National park team secretly buries a tiger that was found dead

Published On: June 21, 2022 12:45 PM NPT By: Yogesh Rawal

TIKAPUR, June 21: A Royal Bengal tiger that was found dead in Janashakti Community Forest in Tikapur Municipality-2 of Kailali has been secretly buried. According to a source, a team deployed from the Bardiya National Park (BNP) had put pressure on them not to make the incident public.

A participant said that the team asked everyone present at the scene not to take a photo of the dead tiger. He said that the team didn’t want the news of the dead tiger to be reported on social media. “Bengal tigers are some of the rare animals in the world. The news of a tiger found dead should not be published anywhere. Otherwise, we will get in trouble,” said the chairman of a community forest. “If the news gets published, you might get in trouble as well.”

Mohammed Taha Hussain Mikrani, chief of the Sub-Divisional Forest Office, Tikapur, said that the team didn’t approve of taking pictures. According to a report prepared by the Division Forest Office, the tiger was about 12 years old. “A12-year-old male Royal Bengal tiger was found dead in a bamboo bush with a metal wire around its neck,” the report said.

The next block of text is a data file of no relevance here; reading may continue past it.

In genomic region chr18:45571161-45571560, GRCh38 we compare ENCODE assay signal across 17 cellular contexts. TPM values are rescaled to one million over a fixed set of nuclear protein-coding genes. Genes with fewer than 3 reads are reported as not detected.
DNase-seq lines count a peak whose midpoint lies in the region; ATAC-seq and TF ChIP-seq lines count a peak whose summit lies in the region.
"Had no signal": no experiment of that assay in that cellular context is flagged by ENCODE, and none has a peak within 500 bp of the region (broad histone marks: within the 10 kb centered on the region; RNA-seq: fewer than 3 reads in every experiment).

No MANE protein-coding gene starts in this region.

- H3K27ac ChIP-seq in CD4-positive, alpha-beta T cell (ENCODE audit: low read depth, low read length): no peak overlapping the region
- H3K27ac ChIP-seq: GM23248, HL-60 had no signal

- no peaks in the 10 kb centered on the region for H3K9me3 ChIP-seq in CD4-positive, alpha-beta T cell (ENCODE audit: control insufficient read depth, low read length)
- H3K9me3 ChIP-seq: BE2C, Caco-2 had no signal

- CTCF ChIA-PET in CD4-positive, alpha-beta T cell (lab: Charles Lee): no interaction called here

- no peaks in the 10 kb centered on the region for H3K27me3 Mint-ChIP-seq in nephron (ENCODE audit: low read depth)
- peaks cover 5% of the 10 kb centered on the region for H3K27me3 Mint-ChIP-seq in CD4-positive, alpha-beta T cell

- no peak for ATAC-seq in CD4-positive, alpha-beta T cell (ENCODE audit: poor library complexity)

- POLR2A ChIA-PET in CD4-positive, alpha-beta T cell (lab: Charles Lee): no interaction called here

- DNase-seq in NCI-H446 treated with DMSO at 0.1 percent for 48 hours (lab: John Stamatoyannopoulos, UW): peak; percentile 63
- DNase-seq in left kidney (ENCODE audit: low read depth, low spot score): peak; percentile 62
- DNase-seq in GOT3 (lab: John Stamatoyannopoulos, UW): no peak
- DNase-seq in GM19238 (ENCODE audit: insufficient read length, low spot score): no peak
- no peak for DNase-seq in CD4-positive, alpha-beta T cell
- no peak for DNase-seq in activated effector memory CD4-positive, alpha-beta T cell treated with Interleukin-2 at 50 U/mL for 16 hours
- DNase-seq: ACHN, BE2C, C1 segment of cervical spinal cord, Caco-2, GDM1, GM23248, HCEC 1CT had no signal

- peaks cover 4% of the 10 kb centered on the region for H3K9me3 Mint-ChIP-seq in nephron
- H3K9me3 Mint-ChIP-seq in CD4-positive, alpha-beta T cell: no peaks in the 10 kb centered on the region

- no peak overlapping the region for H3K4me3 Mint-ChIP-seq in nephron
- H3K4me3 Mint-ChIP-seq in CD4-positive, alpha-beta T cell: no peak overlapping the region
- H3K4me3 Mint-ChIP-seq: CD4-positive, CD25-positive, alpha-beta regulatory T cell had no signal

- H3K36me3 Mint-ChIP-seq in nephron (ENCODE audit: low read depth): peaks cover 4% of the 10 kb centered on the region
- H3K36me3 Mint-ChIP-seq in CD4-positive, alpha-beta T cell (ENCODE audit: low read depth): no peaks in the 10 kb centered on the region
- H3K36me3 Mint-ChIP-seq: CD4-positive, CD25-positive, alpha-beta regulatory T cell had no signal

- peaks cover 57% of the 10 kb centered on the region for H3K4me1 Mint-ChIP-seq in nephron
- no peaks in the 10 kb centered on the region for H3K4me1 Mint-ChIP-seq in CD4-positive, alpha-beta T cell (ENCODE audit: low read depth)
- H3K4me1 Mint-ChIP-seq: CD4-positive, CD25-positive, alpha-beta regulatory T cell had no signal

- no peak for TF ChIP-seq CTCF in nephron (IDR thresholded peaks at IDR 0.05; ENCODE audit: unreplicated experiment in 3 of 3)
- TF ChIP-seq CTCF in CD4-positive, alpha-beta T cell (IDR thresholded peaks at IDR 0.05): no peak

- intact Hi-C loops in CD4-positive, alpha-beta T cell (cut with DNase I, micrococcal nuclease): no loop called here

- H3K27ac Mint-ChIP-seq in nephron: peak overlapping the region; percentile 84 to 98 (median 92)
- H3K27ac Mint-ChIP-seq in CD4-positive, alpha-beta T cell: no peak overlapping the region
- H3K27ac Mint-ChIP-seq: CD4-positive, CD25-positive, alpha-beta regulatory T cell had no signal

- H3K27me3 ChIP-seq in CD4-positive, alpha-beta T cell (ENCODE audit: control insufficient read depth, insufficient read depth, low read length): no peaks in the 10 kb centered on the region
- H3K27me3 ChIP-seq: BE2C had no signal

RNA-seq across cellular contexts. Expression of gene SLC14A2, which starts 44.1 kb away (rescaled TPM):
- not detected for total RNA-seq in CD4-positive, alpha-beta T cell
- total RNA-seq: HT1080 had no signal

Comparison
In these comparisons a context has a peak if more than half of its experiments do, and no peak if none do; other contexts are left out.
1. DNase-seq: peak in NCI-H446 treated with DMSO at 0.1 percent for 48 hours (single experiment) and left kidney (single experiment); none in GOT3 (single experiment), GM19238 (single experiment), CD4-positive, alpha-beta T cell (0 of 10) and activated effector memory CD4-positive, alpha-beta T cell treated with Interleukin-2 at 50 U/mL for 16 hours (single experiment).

"The tiger had a clutch wire of a motorcycle around its neck, along with a three feet long piece of wood," Mikrani said. “Maybe the tiger was caught in a trap somewhere and later was strangled to death in Betghari.” The team from the BNP had buried the tiger after a report was made in the presence of representatives of the Division Forest Office, Tikapur, community forest chairpersons, ward chairpersons and the police.

A team from BNP had reached the community forest on Sunday afternoon in search of the tiger, which was tracked by GPS. A team of four including National Natural Conservation Fund technician Firulal Tharu and park scout Naresh Bikram Chaudhary found the tiger dead.

According to BNP, there were only 18 Royal Bengal tigers in 2009. According to the latest statistics, there are 235 tigers in Nepal including 87 in Bardiya, 93 in Chitwan, 21 in Banke, 18 in Parsa and 16 in Shuklaphanta National Park.


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